“There are little folds of skin all over the place, you can hardly find it,” wrote Anne Frank in her famous diary. “The little hole underneath is so terribly small that I simply can’t imagine how a man can get in there, let alone how a whole baby can get out!”
This, according to the Washington Post is the passage that caused Culpepper County, Virginia, school public officials to pull the book from the shelves.
This passage is present in the Definitive Edition of Anne Frank’s memoir, written between 1942 and 1944, during the German occupation of the Netherlands during World War II.
This book is usually assigned to eighth-graders.
“What we have asked is that this particular edition will not be taught,” said Jim Allen, director of instruction for the school system. “I don’t want to make a big deal out of this. So we listened to the parent and we pulled it.”
The book will still be taught; the original work published by the girl’s father, Otto Frank, was heavily edited before publication in 1947, eliminating young Frank’s criticism of other people living in the Annex and all her discussions about sexuality.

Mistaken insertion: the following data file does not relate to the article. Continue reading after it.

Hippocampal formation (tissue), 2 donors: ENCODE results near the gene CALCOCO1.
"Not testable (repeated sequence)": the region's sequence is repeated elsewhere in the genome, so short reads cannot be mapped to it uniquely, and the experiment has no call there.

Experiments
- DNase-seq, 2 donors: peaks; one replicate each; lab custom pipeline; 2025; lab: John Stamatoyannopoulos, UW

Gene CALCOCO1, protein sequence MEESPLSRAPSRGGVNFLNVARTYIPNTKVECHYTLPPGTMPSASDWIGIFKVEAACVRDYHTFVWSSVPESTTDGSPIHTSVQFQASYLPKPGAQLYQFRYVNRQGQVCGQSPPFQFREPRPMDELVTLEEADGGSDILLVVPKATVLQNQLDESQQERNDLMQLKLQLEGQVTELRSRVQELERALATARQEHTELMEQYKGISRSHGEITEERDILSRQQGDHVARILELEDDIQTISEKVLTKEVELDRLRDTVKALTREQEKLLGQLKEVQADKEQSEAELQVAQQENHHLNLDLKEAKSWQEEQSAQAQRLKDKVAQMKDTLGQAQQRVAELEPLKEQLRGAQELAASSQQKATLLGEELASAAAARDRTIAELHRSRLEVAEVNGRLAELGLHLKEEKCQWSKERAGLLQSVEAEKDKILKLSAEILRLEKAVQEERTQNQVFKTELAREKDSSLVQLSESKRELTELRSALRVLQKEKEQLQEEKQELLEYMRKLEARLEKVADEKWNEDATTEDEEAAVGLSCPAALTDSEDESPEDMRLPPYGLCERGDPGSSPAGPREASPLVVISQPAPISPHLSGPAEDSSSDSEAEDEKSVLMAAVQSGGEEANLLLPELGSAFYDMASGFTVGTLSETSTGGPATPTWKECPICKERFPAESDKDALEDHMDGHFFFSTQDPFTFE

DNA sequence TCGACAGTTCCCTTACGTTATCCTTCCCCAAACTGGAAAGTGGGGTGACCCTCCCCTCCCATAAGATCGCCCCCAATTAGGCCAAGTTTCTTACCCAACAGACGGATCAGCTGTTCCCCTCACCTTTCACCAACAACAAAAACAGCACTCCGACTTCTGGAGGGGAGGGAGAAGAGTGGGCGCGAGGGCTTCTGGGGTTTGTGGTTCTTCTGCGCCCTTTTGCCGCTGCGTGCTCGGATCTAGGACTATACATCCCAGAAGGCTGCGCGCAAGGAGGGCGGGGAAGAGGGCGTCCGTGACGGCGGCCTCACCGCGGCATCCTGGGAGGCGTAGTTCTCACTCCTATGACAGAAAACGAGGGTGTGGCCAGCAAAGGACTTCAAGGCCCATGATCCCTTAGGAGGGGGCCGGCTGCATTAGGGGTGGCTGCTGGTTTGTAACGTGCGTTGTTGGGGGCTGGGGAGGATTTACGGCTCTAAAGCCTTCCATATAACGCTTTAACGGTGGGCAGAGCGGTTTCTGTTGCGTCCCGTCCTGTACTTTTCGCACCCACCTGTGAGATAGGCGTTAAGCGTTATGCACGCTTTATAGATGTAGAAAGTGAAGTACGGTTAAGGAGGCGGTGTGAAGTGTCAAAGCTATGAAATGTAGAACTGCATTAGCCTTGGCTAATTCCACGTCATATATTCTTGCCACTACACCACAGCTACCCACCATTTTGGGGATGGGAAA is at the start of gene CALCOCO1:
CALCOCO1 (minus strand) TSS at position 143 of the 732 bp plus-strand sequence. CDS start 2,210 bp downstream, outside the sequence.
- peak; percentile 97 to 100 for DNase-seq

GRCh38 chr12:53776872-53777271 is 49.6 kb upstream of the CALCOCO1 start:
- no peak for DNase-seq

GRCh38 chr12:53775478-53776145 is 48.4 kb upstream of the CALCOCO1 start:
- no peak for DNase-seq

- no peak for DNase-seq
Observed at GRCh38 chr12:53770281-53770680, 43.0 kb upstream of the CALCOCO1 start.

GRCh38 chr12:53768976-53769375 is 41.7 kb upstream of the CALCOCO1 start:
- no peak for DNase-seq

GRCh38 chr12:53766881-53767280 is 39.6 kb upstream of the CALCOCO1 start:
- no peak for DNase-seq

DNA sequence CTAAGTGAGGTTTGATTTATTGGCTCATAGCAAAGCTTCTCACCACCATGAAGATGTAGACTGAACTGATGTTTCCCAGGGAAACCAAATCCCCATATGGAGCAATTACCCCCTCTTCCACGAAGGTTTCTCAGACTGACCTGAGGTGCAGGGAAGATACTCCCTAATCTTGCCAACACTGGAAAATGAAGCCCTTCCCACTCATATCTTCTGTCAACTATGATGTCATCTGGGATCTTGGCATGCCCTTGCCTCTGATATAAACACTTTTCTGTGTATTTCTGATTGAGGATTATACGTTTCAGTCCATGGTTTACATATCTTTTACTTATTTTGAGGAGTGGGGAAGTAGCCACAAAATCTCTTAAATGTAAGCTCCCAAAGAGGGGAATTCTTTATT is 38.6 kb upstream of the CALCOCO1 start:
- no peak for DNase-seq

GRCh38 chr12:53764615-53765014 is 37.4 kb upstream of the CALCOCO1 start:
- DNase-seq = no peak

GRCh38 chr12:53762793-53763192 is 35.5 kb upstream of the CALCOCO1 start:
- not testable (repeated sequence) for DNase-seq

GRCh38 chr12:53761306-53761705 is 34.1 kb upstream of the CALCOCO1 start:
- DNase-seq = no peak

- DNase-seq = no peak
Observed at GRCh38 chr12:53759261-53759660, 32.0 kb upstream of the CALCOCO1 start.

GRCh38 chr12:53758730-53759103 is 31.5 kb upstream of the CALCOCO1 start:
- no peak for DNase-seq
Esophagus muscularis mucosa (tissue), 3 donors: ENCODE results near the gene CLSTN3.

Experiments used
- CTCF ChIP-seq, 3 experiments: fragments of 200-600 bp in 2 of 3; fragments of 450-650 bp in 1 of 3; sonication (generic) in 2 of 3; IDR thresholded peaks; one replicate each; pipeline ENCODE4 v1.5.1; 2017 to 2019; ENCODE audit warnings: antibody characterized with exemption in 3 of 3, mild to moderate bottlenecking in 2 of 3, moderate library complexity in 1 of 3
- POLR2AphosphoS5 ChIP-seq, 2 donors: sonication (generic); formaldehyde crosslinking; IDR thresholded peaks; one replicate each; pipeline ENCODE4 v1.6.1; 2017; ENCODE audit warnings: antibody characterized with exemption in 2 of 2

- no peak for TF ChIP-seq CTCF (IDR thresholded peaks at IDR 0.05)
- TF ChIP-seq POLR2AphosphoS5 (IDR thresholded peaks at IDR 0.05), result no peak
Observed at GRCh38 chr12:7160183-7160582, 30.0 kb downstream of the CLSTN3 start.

It wasn’t until the 50th anniversary of Anne Frank’s death, in 1995, that the Anne Frank Foundation published the unedited, definitive version, which contains the passage. From now on, the edited version free of these passages will be used.
“I’m happy when parents get involved with these things because it lets me know that they are really looking and have their kids’ best interest (in mind). And that’s where good parenting and good teaching comes in,” Allen said.
Sex is evil! Water it down! Cut it away! Sanitize everything there is to read about it! Come on, world! This will definitely help our children grow up informed and aware!
If our sarcasm isn’t clear in the above statement, we’ll make it clear: we here at Sex and the 405 do not approve of this move.
I would also like to take this moment to thank my parents for sending me to private schools all of my life, most of which were run by super-progressive heretics.
Image from Amazon.com. Information from The Star Exponent and The Washington Post, via Eric Ludzenski.